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Enter Your Brain into an Art Competition, If You Dare

The Neuro Bureau wants your grey matter.

On the surface, art and neuroscience have little in common. One illustrates the world our brains conjure, while the other seeks to find empirical answers. Seeking to show the deeper relationship between the two, The Neuro Bureau runs a Brain-Art competition that showcases the most imaginative and artistic representations of the brain. They exhibit a variety of experimental art created both by the general public and leading neuroscientists, with entries ranging from warped brain images created by FMRi bugs, to abstract neuronal paintings, illustrating that, although unconventional, the brain and its neurons have aesthetic features as appealing as the natural forms used traditionally in art.

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Abstract brain representation category, 2011, Abstract Image, Karl Zilles, Markus Axer, David Graessl & Katrin Amunts

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Abstract brain illustration category, 2015, Crean Quaner

Visualization of Probabilistic Connectivity category, 2014, Heart of the brain, Chris Steele, MPI Leipzig

Established in 2011, The Neuro Bureau’s Brain-Art Competition (enter here) aims to create a space for the neuroimaging community to show innovations in data visualization. As Dr. Daniel Margulies, one of The Neuro Bureau’s Co-Founders, tells The Creators Project, “Our primary interest is to offer a space for people to share creative visual outputs related to the brain in various forms with the hope that they're able to impact a wider community. [...] The submissions come from individuals with a wide range of backgrounds across the arts and sciences. The judging is done by a group of approximately 50 individuals from across the neuroimaging community."

"One of the more exciting aspects of the ongoing competition has been its diversity," Margulies continues. "There's been a remarkable amount of playfulness and innovation in the submissions we've received, and we've been delighted to see the competition take on a life of its own.”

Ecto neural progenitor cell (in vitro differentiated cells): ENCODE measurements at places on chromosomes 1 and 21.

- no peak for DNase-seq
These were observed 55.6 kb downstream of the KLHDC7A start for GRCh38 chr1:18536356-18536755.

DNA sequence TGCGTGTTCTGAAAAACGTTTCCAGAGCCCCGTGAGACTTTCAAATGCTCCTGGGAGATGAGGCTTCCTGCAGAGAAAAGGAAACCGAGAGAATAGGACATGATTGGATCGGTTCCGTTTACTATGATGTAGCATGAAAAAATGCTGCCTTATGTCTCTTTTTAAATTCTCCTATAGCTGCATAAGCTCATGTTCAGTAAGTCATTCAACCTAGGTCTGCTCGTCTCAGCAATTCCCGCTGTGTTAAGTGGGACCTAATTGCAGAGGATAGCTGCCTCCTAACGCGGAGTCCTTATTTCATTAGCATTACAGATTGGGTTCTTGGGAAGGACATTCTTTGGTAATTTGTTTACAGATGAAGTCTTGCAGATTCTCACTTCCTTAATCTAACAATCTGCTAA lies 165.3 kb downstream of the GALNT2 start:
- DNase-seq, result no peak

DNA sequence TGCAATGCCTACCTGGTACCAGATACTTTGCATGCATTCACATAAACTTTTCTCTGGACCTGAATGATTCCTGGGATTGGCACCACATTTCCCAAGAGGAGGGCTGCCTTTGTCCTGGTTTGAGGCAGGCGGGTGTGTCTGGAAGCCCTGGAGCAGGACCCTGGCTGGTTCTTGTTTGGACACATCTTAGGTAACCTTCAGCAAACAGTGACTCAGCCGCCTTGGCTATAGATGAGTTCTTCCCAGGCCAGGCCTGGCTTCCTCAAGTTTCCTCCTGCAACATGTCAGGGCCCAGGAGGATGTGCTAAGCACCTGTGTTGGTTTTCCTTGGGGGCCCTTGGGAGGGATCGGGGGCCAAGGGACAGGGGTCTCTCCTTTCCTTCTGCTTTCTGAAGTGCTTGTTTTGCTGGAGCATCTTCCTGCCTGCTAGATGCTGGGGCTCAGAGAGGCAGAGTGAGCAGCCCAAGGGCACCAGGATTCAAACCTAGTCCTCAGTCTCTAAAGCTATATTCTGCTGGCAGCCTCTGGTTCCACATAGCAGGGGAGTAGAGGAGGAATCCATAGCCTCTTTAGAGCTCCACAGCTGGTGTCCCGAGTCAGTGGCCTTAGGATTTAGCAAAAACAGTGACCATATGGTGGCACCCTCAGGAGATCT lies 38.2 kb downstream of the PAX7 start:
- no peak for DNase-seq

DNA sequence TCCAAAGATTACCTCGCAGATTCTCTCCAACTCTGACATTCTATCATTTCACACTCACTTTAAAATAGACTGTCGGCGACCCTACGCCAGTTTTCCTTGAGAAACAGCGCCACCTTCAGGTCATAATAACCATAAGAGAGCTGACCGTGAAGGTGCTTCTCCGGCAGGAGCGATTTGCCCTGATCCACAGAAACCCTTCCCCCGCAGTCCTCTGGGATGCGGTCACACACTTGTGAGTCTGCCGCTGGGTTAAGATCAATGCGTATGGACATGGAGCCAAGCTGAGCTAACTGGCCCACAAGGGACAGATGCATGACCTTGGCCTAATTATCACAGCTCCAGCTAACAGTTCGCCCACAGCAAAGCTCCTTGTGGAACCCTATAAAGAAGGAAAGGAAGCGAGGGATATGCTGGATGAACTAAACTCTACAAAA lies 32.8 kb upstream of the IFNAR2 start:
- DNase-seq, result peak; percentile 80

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Representation of the human connectome category, 2011, White matter fiber tracts: visualization of fiber track data from diffusion MR, Betty Lee.

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Abstract brain illustration category, 2016, Rack my Brains, Andrea Garcia

The Brain-Art competition validates the longstanding but lesser-known history art has with neuroscience—artists being the early explorers of visual perception and the first to remark on how the eye perceives depth and object form via changes in light. The competition demonstrates that the integration of both perspectives allows us to arrive at a better understanding of perceptual reality, bringing together divergent but valuable visual interpretations. “Artists can be valuable collaborators with all kinds of scientific projects," one of the competition winners, Toronto-based Digital Art and Science Contributor, Ron Wild, tells us. "Each artistic medium features something unique about the brain and its processing power. My neuro art shows the processes occurring at both super and subconscious levels of awareness—my goal being to create art that is credited with sparking Nobel Prize-winning insights." Check out more images from the Brain-Art Competition below:

Visualization of Probabilistic Connectivity category, 2014, Slicing the connectome, Alfred Anwander & Max Planck, Institut for Human Cognitive and Brain Sciences

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Abstract Brain illustration category, 2012, Brain String Theory, Jeremy Strain

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Visualization of Probabilistic Connectivity category, 2014, Functional Connectivity Tractography, Sebastien Dery, Montreal Neurological Institute, McGill University

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Educational brain illustration category, 2012, Sherbrooke Connectivity Imaging Lab (SCIL): Maxime Chamberland, David Fortin & Maxime Descoteaux

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Humorous brain Image category, 2016, Gaming, Ron Wild

Representation of the human connectome, The multi-resolution effect, 2016, AmanPreet Badhwar, PhD & Pierre Bellec, PhD, IUGM, Université de Montreal

To view more about The Neuro Bureau, click here.

Related:

MRI Art Exhibit Captures The Beauty Of The Human Brain

Science Reveals Artists Really Do Have Different Brains

Biohacker Lisa Park Has Art on the Brain